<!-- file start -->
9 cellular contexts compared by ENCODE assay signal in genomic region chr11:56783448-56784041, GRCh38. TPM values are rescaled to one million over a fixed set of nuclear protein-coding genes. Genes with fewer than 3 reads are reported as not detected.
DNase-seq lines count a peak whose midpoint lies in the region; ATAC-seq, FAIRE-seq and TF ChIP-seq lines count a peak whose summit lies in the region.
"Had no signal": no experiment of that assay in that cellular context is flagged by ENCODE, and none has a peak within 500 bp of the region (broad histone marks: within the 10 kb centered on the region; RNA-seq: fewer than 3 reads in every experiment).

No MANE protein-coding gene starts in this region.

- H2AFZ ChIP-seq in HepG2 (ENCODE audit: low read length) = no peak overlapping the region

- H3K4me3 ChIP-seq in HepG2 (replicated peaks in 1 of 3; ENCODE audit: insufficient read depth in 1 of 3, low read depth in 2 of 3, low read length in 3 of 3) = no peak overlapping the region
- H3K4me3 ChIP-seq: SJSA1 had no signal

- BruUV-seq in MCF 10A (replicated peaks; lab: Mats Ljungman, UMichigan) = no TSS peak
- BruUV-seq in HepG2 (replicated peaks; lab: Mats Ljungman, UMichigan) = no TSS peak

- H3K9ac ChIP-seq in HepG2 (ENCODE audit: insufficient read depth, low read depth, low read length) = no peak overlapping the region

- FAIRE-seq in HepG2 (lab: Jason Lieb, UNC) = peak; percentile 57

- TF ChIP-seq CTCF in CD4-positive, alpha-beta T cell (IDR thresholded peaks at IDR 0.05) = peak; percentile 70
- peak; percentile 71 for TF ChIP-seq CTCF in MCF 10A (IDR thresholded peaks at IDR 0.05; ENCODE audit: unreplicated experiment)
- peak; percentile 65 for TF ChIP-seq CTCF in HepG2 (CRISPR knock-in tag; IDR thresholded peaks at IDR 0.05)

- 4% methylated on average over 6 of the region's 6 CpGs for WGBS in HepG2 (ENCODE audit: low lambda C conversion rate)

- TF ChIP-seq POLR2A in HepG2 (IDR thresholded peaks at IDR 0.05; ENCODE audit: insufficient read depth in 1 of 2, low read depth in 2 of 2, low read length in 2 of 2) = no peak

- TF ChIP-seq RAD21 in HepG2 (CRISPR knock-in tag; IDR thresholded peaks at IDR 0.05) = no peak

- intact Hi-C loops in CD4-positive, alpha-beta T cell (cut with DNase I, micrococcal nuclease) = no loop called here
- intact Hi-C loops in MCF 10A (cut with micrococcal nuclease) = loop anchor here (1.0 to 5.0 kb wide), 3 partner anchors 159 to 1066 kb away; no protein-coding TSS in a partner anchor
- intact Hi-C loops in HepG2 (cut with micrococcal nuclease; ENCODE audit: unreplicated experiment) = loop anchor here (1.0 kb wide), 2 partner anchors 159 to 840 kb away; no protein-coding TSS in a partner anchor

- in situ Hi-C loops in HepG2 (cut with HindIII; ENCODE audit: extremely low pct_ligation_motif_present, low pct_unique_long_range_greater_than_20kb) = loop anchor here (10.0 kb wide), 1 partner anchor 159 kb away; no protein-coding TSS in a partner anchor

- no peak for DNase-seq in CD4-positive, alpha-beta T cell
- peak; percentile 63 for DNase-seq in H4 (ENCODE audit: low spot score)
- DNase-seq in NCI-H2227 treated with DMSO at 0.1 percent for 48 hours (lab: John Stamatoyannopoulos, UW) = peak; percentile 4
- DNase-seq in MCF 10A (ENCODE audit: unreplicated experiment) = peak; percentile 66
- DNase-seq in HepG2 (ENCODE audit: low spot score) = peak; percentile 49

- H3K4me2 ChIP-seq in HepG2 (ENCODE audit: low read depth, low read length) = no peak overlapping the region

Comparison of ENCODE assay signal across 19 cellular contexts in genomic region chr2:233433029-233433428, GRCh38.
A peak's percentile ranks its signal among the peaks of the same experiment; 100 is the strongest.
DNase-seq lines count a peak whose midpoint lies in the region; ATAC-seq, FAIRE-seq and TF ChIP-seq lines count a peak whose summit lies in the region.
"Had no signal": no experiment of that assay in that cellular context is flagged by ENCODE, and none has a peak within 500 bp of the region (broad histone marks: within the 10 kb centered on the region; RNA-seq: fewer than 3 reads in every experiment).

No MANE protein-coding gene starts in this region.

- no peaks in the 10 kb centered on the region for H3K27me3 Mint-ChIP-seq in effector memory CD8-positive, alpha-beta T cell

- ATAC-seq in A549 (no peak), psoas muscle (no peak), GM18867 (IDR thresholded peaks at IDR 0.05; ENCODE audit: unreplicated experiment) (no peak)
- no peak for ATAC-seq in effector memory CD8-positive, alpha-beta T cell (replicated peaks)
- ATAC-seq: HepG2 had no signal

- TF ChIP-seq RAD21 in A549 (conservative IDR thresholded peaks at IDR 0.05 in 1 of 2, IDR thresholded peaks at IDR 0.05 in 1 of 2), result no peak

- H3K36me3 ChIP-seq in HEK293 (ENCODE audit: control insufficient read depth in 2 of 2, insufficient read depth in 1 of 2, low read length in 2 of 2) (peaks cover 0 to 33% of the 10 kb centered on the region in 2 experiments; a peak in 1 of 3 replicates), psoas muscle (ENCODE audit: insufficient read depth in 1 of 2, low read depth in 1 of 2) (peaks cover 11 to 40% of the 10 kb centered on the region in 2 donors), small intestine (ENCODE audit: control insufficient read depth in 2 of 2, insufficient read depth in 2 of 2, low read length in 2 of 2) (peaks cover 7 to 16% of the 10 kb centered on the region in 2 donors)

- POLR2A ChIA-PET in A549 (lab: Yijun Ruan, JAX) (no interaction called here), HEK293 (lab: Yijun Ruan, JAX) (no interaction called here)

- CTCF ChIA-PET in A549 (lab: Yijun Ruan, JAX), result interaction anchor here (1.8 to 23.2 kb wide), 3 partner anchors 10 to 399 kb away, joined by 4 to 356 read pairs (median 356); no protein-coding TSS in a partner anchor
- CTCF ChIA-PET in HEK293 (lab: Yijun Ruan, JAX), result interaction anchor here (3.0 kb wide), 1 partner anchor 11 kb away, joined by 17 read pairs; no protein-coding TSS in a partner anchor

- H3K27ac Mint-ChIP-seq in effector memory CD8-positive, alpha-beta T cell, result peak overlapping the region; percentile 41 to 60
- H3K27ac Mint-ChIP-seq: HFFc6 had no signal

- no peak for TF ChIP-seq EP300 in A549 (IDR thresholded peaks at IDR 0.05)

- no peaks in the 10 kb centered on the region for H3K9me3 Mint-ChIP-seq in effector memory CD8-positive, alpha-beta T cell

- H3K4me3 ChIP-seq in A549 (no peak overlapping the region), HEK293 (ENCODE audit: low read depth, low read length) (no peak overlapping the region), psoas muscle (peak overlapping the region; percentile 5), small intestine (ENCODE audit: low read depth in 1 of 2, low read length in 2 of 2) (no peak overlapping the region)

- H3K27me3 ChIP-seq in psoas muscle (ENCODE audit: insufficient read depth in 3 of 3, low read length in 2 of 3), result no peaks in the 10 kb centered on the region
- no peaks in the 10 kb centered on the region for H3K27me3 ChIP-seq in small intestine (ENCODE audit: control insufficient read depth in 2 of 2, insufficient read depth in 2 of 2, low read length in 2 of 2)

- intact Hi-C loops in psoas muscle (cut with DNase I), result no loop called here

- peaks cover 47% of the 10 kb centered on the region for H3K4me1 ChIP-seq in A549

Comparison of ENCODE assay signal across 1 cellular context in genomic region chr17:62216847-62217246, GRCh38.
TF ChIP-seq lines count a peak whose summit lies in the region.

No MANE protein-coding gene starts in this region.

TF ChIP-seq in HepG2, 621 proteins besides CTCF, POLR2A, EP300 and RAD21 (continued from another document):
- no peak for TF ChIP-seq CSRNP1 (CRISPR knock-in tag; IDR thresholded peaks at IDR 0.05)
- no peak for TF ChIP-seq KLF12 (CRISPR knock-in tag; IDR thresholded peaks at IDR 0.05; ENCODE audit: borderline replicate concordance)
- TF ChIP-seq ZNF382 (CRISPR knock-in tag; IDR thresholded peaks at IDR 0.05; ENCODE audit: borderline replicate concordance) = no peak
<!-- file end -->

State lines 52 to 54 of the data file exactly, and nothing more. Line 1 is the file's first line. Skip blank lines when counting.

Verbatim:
TF ChIP-seq lines count a peak whose summit lies in the region.

No MANE protein-coding gene starts in this region.

TF ChIP-seq in HepG2, 621 proteins besides CTCF, POLR2A, EP300 and RAD21 (continued from another document):